This is the story of a man who did not appreciate his wife; also, of a woman who did him too great an honor when she gave herself to him. Incidentally, it concerns a Jesuit priest who had never been known to lie. He was an appurtenance, and a very necessary one, to the Yukon country; but the presence of the other two was merely accidental. They were specimens of the many strange waifs which ride the breast of a gold rush or come tailing along behind.
Edwin Bentham and Grace Bentham were waifs; they were also tailing along behind, for the Klondike rush of '97 had long since swept down the great river and subsided into the famine-stricken city of Dawson. When the Yukon shut up shop and went to sleep under a three-foot ice-sheet, this peripatetic couple found themselves at the Five Finger Rapids, with the City of Gold still a journey of many sleeps to the north.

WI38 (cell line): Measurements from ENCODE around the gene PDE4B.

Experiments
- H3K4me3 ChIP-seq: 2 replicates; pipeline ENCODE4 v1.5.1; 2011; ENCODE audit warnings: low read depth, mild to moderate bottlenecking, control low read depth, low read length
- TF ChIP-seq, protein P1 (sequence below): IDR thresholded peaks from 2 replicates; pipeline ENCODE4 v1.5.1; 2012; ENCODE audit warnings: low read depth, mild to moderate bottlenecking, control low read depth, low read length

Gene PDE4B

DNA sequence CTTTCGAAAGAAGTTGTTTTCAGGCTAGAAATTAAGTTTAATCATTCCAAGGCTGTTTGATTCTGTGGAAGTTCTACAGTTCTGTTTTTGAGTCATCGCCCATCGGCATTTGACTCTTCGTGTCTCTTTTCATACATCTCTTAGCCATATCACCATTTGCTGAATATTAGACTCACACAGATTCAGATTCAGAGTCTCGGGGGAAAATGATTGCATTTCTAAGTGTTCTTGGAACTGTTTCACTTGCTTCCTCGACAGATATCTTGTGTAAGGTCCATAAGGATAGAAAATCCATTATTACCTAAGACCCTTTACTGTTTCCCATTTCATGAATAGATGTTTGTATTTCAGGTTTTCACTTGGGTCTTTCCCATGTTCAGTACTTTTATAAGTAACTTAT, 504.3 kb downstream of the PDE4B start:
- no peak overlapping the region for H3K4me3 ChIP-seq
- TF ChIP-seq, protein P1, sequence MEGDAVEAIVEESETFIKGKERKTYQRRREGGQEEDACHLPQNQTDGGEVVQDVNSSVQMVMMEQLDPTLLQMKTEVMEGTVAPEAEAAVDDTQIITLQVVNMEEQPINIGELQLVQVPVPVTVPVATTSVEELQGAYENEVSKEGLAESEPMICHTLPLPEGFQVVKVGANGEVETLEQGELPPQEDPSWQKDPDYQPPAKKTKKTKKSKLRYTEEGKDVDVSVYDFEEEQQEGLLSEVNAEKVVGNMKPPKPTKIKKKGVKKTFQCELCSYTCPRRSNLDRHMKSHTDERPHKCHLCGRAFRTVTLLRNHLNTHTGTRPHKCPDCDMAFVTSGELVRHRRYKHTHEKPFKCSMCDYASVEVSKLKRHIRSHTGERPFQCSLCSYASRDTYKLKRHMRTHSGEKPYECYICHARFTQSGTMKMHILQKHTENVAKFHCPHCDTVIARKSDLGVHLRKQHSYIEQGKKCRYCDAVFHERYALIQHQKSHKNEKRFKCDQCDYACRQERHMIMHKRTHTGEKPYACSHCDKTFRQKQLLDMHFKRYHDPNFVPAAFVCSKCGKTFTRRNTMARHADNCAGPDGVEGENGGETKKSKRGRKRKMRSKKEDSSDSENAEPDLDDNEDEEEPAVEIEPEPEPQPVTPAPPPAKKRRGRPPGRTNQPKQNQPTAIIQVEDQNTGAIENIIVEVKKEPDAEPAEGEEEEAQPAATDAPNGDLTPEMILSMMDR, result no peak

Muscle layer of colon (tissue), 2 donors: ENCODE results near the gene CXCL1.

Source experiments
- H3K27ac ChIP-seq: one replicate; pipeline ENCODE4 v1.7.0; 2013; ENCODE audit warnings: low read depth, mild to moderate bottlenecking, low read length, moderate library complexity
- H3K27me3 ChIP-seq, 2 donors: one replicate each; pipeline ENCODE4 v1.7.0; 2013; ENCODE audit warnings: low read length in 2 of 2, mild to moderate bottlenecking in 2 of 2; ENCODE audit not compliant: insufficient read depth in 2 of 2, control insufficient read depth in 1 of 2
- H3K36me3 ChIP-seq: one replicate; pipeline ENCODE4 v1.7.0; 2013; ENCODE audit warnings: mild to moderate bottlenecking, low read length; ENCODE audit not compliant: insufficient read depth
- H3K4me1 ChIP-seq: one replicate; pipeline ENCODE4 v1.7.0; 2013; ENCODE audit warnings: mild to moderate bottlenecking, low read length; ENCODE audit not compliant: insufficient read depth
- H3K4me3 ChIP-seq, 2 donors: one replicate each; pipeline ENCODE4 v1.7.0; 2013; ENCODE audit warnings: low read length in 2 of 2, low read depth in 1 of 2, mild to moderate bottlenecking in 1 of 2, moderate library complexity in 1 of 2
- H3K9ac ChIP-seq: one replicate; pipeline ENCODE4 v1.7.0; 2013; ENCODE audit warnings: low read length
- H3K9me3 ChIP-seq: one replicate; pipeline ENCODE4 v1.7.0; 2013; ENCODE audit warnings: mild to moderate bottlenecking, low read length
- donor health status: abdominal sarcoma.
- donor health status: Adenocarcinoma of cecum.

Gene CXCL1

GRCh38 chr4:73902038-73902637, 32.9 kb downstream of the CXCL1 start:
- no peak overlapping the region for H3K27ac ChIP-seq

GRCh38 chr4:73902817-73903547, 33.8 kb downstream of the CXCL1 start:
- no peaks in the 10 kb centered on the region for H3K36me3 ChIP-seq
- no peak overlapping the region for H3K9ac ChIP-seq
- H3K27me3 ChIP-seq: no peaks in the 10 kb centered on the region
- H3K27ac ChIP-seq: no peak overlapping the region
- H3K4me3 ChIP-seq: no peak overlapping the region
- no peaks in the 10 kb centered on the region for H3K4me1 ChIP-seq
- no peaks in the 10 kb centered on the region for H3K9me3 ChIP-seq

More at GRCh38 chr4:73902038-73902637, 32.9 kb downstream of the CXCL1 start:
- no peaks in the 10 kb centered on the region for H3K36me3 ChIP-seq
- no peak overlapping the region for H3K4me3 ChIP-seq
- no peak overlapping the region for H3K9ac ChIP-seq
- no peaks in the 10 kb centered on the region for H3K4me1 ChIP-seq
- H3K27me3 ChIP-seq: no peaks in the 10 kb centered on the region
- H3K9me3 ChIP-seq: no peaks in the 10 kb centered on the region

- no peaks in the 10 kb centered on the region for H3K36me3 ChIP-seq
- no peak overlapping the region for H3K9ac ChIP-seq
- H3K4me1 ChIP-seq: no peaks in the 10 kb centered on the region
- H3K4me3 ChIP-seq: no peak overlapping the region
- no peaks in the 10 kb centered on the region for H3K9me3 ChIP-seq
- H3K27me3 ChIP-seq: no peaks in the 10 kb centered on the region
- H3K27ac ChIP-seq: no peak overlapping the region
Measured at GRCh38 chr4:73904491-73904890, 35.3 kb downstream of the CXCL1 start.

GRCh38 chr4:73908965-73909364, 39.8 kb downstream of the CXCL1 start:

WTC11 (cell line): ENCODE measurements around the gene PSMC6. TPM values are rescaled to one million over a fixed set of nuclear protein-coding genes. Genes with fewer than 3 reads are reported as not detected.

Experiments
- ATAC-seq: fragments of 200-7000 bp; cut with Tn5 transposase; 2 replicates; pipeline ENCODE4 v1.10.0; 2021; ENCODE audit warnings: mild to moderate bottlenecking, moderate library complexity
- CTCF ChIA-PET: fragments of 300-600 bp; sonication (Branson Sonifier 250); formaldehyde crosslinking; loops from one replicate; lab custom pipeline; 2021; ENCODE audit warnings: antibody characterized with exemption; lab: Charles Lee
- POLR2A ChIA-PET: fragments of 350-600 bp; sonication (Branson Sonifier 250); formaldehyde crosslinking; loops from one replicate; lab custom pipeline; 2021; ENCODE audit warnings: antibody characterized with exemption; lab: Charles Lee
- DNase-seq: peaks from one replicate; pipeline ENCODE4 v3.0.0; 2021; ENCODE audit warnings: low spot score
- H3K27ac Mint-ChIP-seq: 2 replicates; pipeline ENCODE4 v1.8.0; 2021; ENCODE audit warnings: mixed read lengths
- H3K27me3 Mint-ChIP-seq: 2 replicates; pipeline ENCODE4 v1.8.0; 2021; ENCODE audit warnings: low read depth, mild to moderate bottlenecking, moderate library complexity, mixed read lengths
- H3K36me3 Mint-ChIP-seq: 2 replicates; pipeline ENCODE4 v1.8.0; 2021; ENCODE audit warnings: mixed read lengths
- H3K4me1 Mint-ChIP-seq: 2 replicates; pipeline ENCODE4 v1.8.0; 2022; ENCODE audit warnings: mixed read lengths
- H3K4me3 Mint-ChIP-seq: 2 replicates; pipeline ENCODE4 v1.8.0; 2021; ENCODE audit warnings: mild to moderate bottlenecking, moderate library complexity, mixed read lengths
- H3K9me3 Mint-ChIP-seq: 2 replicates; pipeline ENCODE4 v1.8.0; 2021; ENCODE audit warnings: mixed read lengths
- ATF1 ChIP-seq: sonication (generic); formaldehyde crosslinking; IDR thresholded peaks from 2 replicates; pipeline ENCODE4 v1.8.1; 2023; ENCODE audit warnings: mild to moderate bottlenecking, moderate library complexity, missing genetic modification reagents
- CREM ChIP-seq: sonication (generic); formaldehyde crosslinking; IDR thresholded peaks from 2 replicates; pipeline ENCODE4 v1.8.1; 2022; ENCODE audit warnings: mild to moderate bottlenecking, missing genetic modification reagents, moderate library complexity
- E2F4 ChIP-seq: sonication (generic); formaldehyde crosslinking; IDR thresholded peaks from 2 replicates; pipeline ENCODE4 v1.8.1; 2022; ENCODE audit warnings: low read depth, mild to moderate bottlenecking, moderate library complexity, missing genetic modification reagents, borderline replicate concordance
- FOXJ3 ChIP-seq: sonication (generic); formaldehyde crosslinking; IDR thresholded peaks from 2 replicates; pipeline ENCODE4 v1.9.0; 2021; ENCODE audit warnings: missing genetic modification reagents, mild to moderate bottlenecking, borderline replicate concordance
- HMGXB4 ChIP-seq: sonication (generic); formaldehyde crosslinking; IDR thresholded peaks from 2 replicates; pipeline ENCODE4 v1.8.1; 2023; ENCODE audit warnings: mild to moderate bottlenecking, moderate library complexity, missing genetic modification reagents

Not a few cattle had been butchered at this place in the fall of the year, and the offal made a goodly heap. The three fellow voyageurs of Edwin Bentham and wife gazed upon this deposit, did a little mental arithmetic, caught a certain glimpse of a bonanza, and decided to remain. And all winter they sold sacks of bones and frozen hides to the famished dogteams. It was a modest price they asked, a dollar a pound, just as it came. Six months later, when the sun came back and the Yukon awoke, they buckled on their heavy moneybelts and journeyed back to the Southland, where they yet live and lie mightily about the Klondike they never saw.
But Edwin Bentham--he was an indolent fellow, and had he not been possessed of a wife, would have gladly joined issues in the dog-meat speculation. As it was, she played upon his vanity, told him how great and strong he was, how a man such as he certainly was could overcome all obstacles and of a surety obtain the Golden Fleece.* So he squared his jaw, sold his share in the bones and hides for a sled and one dog, and turned his snowshoes to the north. Needless to